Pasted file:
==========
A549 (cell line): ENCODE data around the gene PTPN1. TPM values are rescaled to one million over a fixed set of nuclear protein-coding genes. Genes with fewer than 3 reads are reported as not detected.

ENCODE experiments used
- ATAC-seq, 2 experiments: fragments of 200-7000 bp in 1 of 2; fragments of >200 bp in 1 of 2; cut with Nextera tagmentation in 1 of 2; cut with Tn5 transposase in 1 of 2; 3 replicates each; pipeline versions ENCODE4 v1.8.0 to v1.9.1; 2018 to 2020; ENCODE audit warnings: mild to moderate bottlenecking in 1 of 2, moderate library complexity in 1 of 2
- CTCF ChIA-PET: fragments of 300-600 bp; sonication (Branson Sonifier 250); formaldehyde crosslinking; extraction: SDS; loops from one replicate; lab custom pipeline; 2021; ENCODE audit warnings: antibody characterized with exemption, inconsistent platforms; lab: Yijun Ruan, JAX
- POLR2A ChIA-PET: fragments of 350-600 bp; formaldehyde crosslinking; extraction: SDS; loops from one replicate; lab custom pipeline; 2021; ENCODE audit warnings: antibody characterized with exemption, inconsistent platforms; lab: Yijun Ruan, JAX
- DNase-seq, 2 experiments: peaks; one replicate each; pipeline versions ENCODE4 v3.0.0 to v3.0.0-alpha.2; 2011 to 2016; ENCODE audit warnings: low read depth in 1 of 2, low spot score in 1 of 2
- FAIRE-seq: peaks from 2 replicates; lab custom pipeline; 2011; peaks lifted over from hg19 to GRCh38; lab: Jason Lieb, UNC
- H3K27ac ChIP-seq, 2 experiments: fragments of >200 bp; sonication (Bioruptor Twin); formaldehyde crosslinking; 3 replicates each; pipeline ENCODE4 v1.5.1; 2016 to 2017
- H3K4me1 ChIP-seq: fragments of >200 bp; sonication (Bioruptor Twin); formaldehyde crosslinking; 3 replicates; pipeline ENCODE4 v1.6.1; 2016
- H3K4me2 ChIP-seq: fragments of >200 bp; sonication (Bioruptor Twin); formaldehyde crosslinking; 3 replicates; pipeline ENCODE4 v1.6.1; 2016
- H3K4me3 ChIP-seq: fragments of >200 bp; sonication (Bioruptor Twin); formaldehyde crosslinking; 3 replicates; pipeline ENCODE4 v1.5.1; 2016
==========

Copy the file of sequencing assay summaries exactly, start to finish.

A549 (cell line): ENCODE data around the gene PTPN1. TPM values are rescaled to one million over a fixed set of nuclear protein-coding genes. Genes with fewer than 3 reads are reported as not detected.

ENCODE experiments used
- ATAC-seq, 2 experiments: fragments of 200-7000 bp in 1 of 2; fragments of >200 bp in 1 of 2; cut with Nextera tagmentation in 1 of 2; cut with Tn5 transposase in 1 of 2; 3 replicates each; pipeline versions ENCODE4 v1.8.0 to v1.9.1; 2018 to 2020; ENCODE audit warnings: mild to moderate bottlenecking in 1 of 2, moderate library complexity in 1 of 2
- CTCF ChIA-PET: fragments of 300-600 bp; sonication (Branson Sonifier 250); formaldehyde crosslinking; extraction: SDS; loops from one replicate; lab custom pipeline; 2021; ENCODE audit warnings: antibody characterized with exemption, inconsistent platforms; lab: Yijun Ruan, JAX
- POLR2A ChIA-PET: fragments of 350-600 bp; formaldehyde crosslinking; extraction: SDS; loops from one replicate; lab custom pipeline; 2021; ENCODE audit warnings: antibody characterized with exemption, inconsistent platforms; lab: Yijun Ruan, JAX
- DNase-seq, 2 experiments: peaks; one replicate each; pipeline versions ENCODE4 v3.0.0 to v3.0.0-alpha.2; 2011 to 2016; ENCODE audit warnings: low read depth in 1 of 2, low spot score in 1 of 2
- FAIRE-seq: peaks from 2 replicates; lab custom pipeline; 2011; peaks lifted over from hg19 to GRCh38; lab: Jason Lieb, UNC
- H3K27ac ChIP-seq, 2 experiments: fragments of >200 bp; sonication (Bioruptor Twin); formaldehyde crosslinking; 3 replicates each; pipeline ENCODE4 v1.5.1; 2016 to 2017
- H3K4me1 ChIP-seq: fragments of >200 bp; sonication (Bioruptor Twin); formaldehyde crosslinking; 3 replicates; pipeline ENCODE4 v1.6.1; 2016
- H3K4me2 ChIP-seq: fragments of >200 bp; sonication (Bioruptor Twin); formaldehyde crosslinking; 3 replicates; pipeline ENCODE4 v1.6.1; 2016
- H3K4me3 ChIP-seq: fragments of >200 bp; sonication (Bioruptor Twin); formaldehyde crosslinking; 3 replicates; pipeline ENCODE4 v1.5.1; 2016